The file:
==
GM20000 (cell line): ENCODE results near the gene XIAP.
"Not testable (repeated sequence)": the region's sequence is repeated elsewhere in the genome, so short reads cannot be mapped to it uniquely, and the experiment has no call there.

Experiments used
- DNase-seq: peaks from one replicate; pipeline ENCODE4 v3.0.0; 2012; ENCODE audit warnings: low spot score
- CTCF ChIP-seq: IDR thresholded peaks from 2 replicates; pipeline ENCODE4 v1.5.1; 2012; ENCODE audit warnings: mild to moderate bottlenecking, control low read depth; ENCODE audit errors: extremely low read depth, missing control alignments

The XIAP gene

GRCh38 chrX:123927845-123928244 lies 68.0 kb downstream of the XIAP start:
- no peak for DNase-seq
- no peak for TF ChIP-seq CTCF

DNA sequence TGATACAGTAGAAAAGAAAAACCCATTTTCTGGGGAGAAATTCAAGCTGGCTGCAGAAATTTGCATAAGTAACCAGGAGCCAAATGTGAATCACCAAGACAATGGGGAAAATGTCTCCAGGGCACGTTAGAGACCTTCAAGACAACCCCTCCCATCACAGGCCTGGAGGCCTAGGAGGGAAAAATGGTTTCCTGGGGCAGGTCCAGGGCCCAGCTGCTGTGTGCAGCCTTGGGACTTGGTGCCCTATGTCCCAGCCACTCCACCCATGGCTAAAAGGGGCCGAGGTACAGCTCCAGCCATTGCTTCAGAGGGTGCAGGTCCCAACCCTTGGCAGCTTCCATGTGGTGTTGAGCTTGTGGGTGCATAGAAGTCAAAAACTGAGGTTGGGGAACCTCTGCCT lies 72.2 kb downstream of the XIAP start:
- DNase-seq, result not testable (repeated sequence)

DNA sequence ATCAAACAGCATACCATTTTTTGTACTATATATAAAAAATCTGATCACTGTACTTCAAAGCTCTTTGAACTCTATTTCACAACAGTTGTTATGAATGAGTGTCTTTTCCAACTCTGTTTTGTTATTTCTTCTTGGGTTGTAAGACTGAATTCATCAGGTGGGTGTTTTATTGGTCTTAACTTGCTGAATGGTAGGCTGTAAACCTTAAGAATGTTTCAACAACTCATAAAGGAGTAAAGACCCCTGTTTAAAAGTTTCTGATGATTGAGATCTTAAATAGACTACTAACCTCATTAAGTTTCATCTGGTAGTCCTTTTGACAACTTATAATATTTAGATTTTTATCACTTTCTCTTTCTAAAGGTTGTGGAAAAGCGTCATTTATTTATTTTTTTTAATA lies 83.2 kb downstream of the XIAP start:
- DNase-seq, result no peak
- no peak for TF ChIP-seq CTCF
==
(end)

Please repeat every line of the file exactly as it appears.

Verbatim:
GM20000 (cell line): ENCODE results near the gene XIAP.
"Not testable (repeated sequence)": the region's sequence is repeated elsewhere in the genome, so short reads cannot be mapped to it uniquely, and the experiment has no call there.

Experiments used
- DNase-seq: peaks from one replicate; pipeline ENCODE4 v3.0.0; 2012; ENCODE audit warnings: low spot score
- CTCF ChIP-seq: IDR thresholded peaks from 2 replicates; pipeline ENCODE4 v1.5.1; 2012; ENCODE audit warnings: mild to moderate bottlenecking, control low read depth; ENCODE audit errors: extremely low read depth, missing control alignments

The XIAP gene

GRCh38 chrX:123927845-123928244 lies 68.0 kb downstream of the XIAP start:
- no peak for DNase-seq
- no peak for TF ChIP-seq CTCF

DNA sequence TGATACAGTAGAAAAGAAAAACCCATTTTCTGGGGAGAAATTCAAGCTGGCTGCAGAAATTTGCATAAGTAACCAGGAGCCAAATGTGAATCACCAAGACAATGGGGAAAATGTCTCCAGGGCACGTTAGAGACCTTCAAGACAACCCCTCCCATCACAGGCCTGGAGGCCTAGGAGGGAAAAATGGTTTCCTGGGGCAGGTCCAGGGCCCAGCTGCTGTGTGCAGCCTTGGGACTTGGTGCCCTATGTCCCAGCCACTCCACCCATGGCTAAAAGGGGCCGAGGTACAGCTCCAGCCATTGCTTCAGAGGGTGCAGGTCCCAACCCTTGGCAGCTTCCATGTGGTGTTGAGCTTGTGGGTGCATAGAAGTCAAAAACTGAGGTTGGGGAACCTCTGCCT lies 72.2 kb downstream of the XIAP start:
- DNase-seq, result not testable (repeated sequence)

DNA sequence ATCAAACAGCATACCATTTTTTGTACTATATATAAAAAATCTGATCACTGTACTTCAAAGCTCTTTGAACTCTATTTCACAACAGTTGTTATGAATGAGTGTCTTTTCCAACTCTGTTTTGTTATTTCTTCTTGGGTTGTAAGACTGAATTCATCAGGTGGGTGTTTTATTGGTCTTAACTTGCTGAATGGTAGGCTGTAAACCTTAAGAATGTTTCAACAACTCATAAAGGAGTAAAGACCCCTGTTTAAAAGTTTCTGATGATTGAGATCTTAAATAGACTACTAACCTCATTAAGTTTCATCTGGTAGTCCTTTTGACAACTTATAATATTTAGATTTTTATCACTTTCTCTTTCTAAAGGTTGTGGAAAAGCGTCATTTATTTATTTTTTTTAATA lies 83.2 kb downstream of the XIAP start:
- DNase-seq, result no peak
- no peak for TF ChIP-seq CTCF